Mr. VERNON: That part is the beautiful part for me. I don't know if I could give you a reason, you know, on a list of why I make music exactly, but that's definitely part of it. When somebody has an experience with something that you've done and they share it with you, and it's important for them to share it with you, I think that's the circuit that you're looking for. You know, at that point, the circuit becomes complete and you're no longer the songwriter and they're no longer the listener. It's like this work has been done. And I really like that. And that's kind of what you live for, I guess.

RAZ: There, of course, have been, you know, plenty of artists who receive massive critical acclaim after their first album. And then there's all this pressure to produce a, sort of, a second album. Do you feel like you sort of have to live up to that first album?

Mr. VERNON: No, I don't. I feel fortunate in how this has all happened because I think I've learned some valuable lessons in how to really just operate your life, not even including how to operate a career in the music industry, so called. I think that by writing this album and the "For Emma" album in the way that I did that was so kind of free of any influence - and I wasn't doing it for anybody but myself - I think that is something that I felt connected with when I was very young, when I first started playing music, why you first fall in love with rock music and what it does to you and the sort of unlatching and the freedom of it. I'm very, very still in knowing that all my job is to do is to sit down and to write songs. And I don't need to write those songs for any other reason than the good reasons.

RAZ: Justin Vernon records under the name Bon Iver. His new EP comes out later this month. It's called "Blood Bank." And he joined me from WHWC in Eau Claire, Wisconsin. Justin Vernon, thanks so much for being with us.

Mr. VERNON: Thank you so much. It's an honor.

RAZ: You can hear plenty more of Bon Iver's music, including two entire live concerts at nprmusic.org.

(Soundbite of song "Skinny Love")

BON IVER: (Singing) Come on skinny love just last the year, Pour a little salt we were never here. My, my, my, my, my, my, my, my, Staring at the sink of blood and crushed veneer. I tell my love to wreck it all, Cut out all the ropes and let me fall. My, my, my, my, my, my, my, my, Right in the moment this order's tall.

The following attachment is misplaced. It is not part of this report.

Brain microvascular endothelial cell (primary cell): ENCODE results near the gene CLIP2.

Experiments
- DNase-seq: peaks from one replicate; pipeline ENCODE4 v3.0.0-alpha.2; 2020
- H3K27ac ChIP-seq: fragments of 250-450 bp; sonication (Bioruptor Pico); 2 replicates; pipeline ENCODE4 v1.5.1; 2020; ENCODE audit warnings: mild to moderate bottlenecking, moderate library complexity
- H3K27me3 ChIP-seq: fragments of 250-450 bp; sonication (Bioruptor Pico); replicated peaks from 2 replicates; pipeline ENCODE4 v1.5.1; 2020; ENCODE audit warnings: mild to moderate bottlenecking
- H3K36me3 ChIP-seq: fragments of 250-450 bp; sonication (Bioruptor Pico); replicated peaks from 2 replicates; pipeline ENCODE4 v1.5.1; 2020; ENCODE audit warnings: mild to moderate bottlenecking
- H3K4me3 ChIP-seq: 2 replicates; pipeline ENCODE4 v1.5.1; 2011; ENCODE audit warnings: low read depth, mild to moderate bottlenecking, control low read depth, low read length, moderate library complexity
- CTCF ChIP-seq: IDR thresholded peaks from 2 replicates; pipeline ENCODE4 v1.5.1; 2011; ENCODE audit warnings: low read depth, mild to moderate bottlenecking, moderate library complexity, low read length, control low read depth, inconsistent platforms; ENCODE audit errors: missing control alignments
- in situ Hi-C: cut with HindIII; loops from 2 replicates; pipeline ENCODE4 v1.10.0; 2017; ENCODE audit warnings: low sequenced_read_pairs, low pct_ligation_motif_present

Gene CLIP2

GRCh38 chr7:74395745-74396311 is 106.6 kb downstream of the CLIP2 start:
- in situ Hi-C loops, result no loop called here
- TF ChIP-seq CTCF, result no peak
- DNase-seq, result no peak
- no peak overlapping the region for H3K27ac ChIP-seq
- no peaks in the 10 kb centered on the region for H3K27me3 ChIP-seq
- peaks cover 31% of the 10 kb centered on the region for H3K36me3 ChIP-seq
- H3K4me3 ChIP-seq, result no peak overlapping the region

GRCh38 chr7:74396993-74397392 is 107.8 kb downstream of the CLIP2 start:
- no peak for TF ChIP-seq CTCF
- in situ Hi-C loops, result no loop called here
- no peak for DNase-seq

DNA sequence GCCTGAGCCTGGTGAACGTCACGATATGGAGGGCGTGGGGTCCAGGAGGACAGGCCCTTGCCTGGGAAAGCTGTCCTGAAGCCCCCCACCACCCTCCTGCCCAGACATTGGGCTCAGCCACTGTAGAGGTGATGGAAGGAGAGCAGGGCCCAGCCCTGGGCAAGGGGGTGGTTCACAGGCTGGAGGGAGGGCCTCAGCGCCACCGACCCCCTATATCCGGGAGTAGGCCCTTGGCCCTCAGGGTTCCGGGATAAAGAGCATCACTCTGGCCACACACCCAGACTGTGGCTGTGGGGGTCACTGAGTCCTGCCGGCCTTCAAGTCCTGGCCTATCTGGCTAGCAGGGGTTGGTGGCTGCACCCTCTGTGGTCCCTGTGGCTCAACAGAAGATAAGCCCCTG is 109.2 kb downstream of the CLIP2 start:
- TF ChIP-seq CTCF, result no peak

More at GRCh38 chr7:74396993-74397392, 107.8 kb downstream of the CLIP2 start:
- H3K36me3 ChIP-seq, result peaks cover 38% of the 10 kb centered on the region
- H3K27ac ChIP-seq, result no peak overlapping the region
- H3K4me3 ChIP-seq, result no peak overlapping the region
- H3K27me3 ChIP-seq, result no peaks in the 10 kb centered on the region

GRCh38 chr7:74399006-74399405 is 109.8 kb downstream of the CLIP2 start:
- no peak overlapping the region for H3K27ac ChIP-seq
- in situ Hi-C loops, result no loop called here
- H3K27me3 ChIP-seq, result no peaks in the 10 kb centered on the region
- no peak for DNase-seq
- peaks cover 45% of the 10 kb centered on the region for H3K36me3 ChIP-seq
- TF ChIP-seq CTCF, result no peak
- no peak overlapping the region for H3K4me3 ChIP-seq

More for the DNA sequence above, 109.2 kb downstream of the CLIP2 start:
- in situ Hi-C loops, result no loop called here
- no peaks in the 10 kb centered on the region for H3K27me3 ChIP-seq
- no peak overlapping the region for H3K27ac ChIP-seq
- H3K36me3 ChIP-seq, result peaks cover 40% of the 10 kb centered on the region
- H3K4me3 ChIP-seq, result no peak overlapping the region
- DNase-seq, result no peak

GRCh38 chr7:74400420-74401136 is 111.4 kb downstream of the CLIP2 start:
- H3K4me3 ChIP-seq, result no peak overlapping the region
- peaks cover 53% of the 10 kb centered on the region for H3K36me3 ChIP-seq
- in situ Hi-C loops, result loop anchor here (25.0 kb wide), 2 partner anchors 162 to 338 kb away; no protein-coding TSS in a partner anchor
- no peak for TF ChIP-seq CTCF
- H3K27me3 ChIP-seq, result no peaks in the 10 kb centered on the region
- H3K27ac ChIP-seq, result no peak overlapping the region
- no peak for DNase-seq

RAZ: Our parting words tonight come from legendary inventor Nikola Tesla who, by the way, had a huge role in the early days of our medium, radio. He said, "The mind is sharper and keener in seclusion and uninterrupted solitude. Originality thrives in seclusion free of outside influences beating upon us to cripple the creative mind. Be alone, that is the secret of invention; be alone, that is when ideas are born."

(Soundbite of song "Skinny Love")

BON IVER: (Singing) Come on skinny love what happened here, Suckle on the hope in lite brassiere. My, my, my, my, my, my, my, my...

RAZ: That's All Things Considered from NPR News. I'm Guy Raz. Have a great week.

Copyright © 2009 NPR. All rights reserved. No quotes from the materials contained herein may be used in any media without attribution to NPR. This transcript is provided for personal, noncommercial use only, pursuant to our Terms of Use. Any other use requires NPR's prior permission. Visit our permissions page for further information.

NPR transcripts are created on a rush deadline by a contractor for NPR, and accuracy and availability may vary. This text may not be in its final form and may be updated or revised in the future. Please be aware that the authoritative record of NPR's programming is the audio.

Comments

 

Please keep your community civil. All comments must follow the NPR.org Community rules and Terms of Use. NPR reserves the right to use the comments we receive, in whole or in part, and to use the commenter's name and location, in any medium. See also the Terms of Use, Privacy Policy and Community FAQ.